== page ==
The difference between SCOTUS uprooting lower court power-grabs completely vs. only reversing them on narrow grounds is the difference between a surgeon removing 100 percent of a tumor and just 80 percent. In other words, it makes all the difference. Even after today’s 7-2 SCOTUS ruling reversing a Fourth Circuit decision to rip out a WWI memorial cross in Bladensburg, Maryland, the war on God in the public square and America’s Judeo-Christian heritage will continue, because all but two justices refused to affirm the true meaning of the First Amendment’s Establishment Clause and refused to confine the judiciary to its proper sphere.
For conservatives who believe it’s OK to accede to judicial supremacism, crowning the courts the final arbiter of political and social question, as long as we do it with “our guys” on the bench, today is another example of why we are far from getting a majority of “our guys” on the Supreme Court. Every time the Supreme Court sides with the Left, they win absolute and unconditional victory. Just look at marriage. When the court sides with the Right, the left-wing legal groups and the lower courts just come back for more.
This case cannot be viewed in a vacuum. Random organizations are getting standing to sue against public prayer, all sorts of religious symbols, or the mention of God in many contexts. The Supreme Court clearly sees this trend and how many lower courts are violating previous Supreme Court decisions. SCOTUS had an obligation to go broad in today’s ruling, because the lower courts are going broad. Instead, the court went narrow and totally punted on the issue of standing, which will allow the anti-God groups to sue in most other similar cases and continue to win in lower courts.
There are numerous cases where lower courts are getting away with banning prayer by county officials and county meetings, despite the Supreme Court clearly ruling for it in Town of Greece v. Galloway. Only Thomas and Gorsuch would have granted the appeal from Rowan County, North Carolina, last year after the same Fourth Circuit ruled the county can’t engage in prayer at the opening of a meeting.
Now we know why. Only Thomas and Gorsuch fully believe in the true meaning of the Establishment Clause – that A) it only applies to coercing people to engage in certain religious activities, as reiterated by Thomas in today’s concurrence in judgement; and B) no outsider should be able to get standing to sue something that is not a cognizable as an individualized harm simply because he is “offended,” as Gorsuch made clear in his concurrence, joined by Thomas. Furthermore, as Thomas said, the Establishment Clause doesn’t even apply to state and local government, only to the feds. It’s unclear whether Gorsuch holds that view at this point.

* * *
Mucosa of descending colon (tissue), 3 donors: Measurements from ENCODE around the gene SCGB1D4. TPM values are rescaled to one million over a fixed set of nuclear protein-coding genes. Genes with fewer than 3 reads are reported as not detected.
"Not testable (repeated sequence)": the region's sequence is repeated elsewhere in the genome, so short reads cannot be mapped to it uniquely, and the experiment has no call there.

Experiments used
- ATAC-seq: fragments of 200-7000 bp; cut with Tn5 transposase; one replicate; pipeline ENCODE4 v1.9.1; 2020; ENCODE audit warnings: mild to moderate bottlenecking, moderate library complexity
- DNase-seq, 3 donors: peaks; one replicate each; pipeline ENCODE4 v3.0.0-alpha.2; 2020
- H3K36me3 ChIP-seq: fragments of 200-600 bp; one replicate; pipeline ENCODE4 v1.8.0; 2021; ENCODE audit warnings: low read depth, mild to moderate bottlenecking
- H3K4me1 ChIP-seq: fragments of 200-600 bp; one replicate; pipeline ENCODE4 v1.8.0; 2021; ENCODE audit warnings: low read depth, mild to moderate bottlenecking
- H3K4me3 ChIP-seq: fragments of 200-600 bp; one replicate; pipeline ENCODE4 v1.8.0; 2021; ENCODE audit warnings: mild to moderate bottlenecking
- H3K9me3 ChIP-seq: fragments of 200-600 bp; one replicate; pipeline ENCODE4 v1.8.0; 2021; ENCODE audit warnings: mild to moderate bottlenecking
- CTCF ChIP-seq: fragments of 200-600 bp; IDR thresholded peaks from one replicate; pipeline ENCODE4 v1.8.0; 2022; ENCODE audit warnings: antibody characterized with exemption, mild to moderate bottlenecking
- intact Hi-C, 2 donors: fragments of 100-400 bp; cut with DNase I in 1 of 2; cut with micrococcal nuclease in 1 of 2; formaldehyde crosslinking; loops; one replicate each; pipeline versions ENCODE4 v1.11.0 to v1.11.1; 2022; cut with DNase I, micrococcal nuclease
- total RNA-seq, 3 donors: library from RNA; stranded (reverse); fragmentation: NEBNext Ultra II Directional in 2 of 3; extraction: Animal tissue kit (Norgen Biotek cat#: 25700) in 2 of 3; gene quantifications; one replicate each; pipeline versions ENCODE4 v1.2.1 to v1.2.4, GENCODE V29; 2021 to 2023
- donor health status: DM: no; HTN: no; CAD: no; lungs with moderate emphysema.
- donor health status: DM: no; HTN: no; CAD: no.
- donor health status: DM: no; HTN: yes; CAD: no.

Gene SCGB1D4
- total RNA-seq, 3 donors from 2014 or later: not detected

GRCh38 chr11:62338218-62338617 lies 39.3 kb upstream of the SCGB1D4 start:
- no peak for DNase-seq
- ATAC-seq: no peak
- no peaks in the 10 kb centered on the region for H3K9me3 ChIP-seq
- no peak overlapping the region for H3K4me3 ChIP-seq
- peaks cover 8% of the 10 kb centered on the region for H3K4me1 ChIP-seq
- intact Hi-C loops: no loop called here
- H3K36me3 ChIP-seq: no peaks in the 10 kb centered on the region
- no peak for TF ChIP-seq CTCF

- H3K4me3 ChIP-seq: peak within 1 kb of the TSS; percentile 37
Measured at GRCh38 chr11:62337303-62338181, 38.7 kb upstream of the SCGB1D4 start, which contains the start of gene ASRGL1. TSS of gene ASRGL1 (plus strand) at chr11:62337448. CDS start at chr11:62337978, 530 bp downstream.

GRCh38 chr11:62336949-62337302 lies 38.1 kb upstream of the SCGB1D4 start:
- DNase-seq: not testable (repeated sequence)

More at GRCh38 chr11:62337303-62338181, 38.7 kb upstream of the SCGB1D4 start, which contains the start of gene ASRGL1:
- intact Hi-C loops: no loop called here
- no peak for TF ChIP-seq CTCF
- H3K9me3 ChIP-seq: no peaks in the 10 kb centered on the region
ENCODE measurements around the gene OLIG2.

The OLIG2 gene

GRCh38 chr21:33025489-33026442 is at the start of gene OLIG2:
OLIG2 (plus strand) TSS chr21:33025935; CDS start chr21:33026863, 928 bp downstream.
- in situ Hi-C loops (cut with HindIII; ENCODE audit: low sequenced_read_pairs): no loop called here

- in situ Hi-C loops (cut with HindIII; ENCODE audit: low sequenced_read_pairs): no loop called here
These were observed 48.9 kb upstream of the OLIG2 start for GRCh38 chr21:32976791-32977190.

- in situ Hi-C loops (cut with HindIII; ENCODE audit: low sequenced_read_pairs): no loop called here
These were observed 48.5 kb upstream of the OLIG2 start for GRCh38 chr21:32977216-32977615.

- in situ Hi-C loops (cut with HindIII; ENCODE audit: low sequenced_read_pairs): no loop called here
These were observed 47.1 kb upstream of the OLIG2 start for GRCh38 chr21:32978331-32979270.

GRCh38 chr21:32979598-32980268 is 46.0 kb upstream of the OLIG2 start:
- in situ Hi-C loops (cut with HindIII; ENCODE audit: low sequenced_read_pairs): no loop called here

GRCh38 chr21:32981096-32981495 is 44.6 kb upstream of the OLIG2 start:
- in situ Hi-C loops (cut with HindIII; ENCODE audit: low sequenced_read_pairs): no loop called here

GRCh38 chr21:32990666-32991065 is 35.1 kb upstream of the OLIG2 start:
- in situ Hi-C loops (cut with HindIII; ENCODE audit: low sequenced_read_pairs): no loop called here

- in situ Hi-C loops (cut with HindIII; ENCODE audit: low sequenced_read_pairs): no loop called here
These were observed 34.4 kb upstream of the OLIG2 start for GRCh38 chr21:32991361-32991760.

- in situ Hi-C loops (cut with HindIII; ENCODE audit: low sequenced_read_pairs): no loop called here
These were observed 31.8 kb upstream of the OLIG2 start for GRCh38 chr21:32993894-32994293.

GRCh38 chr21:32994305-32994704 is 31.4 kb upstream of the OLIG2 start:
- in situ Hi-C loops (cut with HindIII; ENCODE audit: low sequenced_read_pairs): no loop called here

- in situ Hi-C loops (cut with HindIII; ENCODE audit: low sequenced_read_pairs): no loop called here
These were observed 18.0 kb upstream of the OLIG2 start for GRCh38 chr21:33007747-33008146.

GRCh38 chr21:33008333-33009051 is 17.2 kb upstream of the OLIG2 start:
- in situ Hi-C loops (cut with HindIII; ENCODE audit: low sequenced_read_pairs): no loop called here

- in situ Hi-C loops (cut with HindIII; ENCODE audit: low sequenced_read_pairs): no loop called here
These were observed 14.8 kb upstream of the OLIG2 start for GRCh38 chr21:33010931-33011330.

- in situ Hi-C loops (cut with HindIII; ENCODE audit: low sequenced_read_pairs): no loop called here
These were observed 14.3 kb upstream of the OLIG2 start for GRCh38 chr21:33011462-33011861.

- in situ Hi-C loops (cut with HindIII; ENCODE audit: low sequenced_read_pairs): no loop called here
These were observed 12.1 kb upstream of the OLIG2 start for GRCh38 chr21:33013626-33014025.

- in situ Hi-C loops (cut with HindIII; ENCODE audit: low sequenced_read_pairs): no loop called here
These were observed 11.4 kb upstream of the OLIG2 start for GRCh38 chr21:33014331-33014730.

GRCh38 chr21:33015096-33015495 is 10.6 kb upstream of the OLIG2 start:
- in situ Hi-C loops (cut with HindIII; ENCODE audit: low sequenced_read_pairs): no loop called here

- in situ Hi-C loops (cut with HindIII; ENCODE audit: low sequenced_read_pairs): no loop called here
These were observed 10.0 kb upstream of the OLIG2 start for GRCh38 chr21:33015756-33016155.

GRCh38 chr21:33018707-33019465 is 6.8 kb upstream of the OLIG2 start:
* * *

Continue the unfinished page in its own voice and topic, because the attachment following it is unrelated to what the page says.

The majority opinion, written by Justice Alito and joined by Chief Justice Roberts and Justice Kavanaugh, as well as liberal Justices Kagan and Breyer, was just a diffident screed on how this particular cross was around too long and too steeped in history to destroy. Not only does this not stop lower court rulings against public prayer, but it keeps litigation alive even against the display of inanimate objects under slightly different circumstances. Alito, writing for the majority, based his opinion on the fact that the monument was “first established long ago,” giving it several legs up over something newly erected.
Also, Alito felt that given this particular context, there was “secular meaning when [crosses were] used in World War I memorials” and “the fact that the cross is undoubtedly a Christian symbol should not blind one to everything else that the Bladensburg Cross has come to represent.” Thus, he left the door open to litigation against new displays of crosses or Ten Commandments.
While the majority opinion criticizes the antiquated and unworkable “Lemon test,” which tried to define an establishment violation by a certain threshold of secular meaning in a symbol or act of government, the court did not overturn it.
The reality is that none of these issues we are confronted with today rise anywhere near the threshold of a violation of the Establishment Clause, even if done by the federal government. During the House floor debate over the First Amendment on August 20, 1789, James Madison explained the purpose of the Establishment Clause as follows:
Congress should not establish a religion, and enforce the legal observation of it by law, nor compel men to worship God in any manner contrary to their conscience.